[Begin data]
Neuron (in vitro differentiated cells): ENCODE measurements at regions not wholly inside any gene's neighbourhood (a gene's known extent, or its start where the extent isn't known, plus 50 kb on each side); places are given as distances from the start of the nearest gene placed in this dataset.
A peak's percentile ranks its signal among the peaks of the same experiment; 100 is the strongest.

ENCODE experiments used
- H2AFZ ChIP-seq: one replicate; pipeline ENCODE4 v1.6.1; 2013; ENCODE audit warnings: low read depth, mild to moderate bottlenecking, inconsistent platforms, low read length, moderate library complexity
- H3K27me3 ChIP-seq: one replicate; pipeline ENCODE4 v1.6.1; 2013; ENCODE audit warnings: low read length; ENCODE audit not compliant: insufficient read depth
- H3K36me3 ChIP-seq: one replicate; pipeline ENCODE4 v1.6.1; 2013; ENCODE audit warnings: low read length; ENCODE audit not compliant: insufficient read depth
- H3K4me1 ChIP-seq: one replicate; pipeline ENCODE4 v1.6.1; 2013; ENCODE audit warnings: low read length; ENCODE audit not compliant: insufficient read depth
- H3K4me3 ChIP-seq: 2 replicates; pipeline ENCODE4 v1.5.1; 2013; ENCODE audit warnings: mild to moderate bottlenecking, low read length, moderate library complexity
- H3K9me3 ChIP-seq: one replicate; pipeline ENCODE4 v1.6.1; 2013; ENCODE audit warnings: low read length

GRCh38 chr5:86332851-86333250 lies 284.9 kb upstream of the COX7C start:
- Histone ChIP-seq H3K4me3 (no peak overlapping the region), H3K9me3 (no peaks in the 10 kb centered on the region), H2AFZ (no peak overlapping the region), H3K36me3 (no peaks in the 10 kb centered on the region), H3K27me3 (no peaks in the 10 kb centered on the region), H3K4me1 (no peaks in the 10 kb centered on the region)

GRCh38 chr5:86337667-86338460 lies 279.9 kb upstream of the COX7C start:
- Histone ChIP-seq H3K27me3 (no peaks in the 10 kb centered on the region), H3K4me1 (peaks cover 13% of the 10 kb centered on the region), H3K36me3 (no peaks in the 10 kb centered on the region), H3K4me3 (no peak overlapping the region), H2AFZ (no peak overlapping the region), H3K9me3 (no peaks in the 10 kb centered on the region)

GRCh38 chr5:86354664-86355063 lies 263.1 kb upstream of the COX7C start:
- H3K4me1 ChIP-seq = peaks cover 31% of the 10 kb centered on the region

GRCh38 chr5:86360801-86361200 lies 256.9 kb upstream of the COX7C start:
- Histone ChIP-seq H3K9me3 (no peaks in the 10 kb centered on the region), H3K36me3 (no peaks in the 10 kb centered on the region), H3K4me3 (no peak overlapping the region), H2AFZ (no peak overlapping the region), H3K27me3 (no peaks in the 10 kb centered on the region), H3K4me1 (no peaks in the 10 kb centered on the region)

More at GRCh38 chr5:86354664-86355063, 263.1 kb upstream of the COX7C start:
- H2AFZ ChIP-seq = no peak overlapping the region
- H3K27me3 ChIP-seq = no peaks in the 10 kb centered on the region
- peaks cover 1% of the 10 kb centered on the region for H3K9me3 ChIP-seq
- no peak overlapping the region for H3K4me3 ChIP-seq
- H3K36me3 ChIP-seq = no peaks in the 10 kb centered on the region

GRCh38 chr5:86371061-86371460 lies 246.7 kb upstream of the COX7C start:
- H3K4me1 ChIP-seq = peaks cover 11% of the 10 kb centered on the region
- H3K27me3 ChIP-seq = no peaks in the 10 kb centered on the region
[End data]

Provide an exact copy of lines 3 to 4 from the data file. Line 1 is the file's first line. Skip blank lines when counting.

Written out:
ENCODE experiments used
- H2AFZ ChIP-seq: one replicate; pipeline ENCODE4 v1.6.1; 2013; ENCODE audit warnings: low read depth, mild to moderate bottlenecking, inconsistent platforms, low read length, moderate library complexity